Interview with Vice-Chairman of the National Planning Commission (NPC) Govind Raj Pokhrel in Kantipur, 7 June
Kantipur: The government got a lot of flak for being slow with rescue and relief. Will it be the same story for rehabilitation and reconstruction process as well?
Govind Raj Pokhrel: We studied the past disaster scenarios in Nepal as well as of neighbouring countries, and have realised that the traditional methods of rebuilding will not work. We are looking at this as a fresh start rather than just rebuilding and have proposed a new mechanism for the process. In order to build a new and better Nepal we need to concentrate on managing resources, time and empowering the local government authorities. The destruction by the earthquake is much more than expected. We don’t have enough budget to do it on our own and the current Ministry of Finance and mechanism is not enough to handle the collected Nepali and foreign resources. It is not because we don’t have the capacity but because we need to win the trust of donors. Therefore we need a special mechanism to win their trust.
But we haven’t received enough assistance for reconstruction.
We have not called for assistance for rebuilding and reconstruction yet. There are two problems regarding this. One, it has to be under the government and two, they have to be able to trust us. If we don’t concentrate in these areas and simply think about powers of ministries while building the mechanism, we will not get as much help as is needed.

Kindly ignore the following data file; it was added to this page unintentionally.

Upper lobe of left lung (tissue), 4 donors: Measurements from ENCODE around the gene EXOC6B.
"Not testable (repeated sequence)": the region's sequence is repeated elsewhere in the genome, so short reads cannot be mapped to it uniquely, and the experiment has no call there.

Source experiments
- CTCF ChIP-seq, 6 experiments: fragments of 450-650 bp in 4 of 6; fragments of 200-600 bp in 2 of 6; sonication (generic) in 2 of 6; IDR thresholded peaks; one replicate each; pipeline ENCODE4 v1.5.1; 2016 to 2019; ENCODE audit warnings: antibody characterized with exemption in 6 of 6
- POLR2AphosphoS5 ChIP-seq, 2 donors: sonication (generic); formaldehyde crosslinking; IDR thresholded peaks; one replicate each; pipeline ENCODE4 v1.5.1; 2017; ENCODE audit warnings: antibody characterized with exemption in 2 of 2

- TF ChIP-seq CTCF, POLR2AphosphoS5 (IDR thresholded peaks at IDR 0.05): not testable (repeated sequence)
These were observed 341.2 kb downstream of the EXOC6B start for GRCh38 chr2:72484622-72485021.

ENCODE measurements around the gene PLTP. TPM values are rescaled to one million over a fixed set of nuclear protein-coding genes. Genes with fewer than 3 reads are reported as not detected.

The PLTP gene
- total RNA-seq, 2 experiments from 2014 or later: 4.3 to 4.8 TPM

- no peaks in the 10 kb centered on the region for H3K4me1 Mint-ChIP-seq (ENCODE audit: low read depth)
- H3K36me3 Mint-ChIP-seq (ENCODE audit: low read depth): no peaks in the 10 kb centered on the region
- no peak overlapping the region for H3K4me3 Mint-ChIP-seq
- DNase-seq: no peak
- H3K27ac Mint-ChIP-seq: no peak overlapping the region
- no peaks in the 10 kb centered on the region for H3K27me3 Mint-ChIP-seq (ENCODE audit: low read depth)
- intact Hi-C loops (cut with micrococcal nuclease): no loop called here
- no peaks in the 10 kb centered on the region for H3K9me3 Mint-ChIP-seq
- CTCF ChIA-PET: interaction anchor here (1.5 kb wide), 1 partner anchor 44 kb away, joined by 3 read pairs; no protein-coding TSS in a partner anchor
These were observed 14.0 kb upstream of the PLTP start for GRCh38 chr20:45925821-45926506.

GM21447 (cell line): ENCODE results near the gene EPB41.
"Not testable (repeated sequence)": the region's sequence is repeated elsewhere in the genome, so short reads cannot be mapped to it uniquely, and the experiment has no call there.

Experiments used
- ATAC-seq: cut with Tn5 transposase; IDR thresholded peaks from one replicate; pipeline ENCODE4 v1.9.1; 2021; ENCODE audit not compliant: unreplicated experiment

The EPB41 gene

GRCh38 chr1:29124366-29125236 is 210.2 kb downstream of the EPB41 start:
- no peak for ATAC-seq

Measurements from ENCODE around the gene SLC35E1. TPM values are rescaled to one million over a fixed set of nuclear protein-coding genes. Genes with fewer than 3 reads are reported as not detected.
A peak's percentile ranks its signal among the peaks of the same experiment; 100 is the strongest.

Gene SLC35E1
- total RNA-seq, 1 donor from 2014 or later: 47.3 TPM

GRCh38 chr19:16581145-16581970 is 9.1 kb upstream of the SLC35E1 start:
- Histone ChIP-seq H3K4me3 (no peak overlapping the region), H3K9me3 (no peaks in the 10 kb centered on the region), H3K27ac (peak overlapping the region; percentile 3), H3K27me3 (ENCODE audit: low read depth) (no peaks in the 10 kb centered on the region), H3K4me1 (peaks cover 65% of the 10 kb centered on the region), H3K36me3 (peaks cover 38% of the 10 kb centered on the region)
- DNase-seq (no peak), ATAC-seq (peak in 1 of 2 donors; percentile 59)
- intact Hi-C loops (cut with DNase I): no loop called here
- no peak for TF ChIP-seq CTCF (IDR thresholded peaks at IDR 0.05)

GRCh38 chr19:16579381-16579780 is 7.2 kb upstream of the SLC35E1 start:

Are the donors not willing to donate or is it us who don’t know how to convince them?
Countries all over the world are going through economic recession. Plus the funds are also divided with countries facing insurgencies. It is not easy to bring in assistance and we have to work hard.
How are the preparations for the donor summit going?
The National Planning Commission (NPC) is preparing a needs assessment report and a corresponding budget for reconstruction. We will submit it to the government by 15 June. The NPC is working in coordination with the ministries and donors to prepare a report that is accepted and owned by all.
Most of the international aid seems to be spent on overheads.
There are two ways for this: either work with the government or go through budgetary channels. Although not every donor agency will agree, we will have to include everyone. We have to look in to the agencies spending 80 per cent of the aid money for administrative purposes. We cannot allow one area to get all the aid while nothing reaches rural areas.
Will they agree?
Yes. If we ask them to work with the government I am sure they will.
Will they reduce overheads?
That is why we need to build a trustworthy and responsible mechanism. It will be tough only until we can make them believe that we have a transparent and efficient system in place for reconstruction. It looks like the donor agencies too want a similar mechanism to the one we are proposing. They want the government and non-government agencies as well as civil society and private organisations to help.
Many are pointing out to the dangers of people living in tents permanently just like in Haiti.
That is exactly why we need to rehabilitate the people to nearby places where they can earn a living. Unlike Haitian victims, a majority of survivors here are farming families. We should not make the survivors dependent on aid, we must help them increase their capacity to farm. Although there are a few places where assistance is required, there are other places where people are queuing up for rice when the maize in their farms is ready to be harvested.
Lastly, how long will it take to rebuild Nepal?
At least five years.
“We need help to rebuild Nepal”
25 June Donor Summit, Om Astha Rai
Earning back the people’s trust, Tsering Dolker Gurung